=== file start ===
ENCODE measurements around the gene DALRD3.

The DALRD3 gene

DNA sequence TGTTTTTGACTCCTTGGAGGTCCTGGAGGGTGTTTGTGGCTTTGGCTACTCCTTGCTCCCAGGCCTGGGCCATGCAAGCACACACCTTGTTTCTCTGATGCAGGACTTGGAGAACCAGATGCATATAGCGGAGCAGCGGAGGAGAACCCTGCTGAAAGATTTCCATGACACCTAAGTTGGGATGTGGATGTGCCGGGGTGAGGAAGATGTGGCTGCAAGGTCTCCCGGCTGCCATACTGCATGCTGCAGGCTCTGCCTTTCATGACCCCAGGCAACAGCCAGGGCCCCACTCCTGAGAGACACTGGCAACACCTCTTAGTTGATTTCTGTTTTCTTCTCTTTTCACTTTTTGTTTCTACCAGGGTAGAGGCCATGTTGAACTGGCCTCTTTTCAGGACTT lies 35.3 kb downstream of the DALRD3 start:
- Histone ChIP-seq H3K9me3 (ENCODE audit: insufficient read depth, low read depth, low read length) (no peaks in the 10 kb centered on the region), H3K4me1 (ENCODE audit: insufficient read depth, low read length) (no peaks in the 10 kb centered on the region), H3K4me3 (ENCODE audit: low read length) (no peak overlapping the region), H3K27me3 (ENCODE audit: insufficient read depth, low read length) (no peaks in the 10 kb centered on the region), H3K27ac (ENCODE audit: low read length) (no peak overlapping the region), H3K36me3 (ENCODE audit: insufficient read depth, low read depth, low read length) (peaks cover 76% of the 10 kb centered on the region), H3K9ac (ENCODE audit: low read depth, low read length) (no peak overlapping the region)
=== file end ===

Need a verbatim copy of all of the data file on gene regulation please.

ENCODE measurements around the gene DALRD3.

The DALRD3 gene

DNA sequence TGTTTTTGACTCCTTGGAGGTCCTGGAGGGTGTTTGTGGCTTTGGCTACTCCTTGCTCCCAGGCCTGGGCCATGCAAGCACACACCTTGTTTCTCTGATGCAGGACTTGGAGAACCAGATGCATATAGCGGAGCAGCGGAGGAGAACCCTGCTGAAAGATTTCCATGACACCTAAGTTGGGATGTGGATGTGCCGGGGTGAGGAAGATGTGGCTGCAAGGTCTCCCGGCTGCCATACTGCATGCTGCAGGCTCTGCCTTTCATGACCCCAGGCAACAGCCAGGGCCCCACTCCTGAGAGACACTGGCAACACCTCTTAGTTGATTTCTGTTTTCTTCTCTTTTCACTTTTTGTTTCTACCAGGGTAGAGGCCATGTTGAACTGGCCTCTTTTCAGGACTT lies 35.3 kb downstream of the DALRD3 start:
- Histone ChIP-seq H3K9me3 (ENCODE audit: insufficient read depth, low read depth, low read length) (no peaks in the 10 kb centered on the region), H3K4me1 (ENCODE audit: insufficient read depth, low read length) (no peaks in the 10 kb centered on the region), H3K4me3 (ENCODE audit: low read length) (no peak overlapping the region), H3K27me3 (ENCODE audit: insufficient read depth, low read length) (no peaks in the 10 kb centered on the region), H3K27ac (ENCODE audit: low read length) (no peak overlapping the region), H3K36me3 (ENCODE audit: insufficient read depth, low read depth, low read length) (peaks cover 76% of the 10 kb centered on the region), H3K9ac (ENCODE audit: low read depth, low read length) (no peak overlapping the region)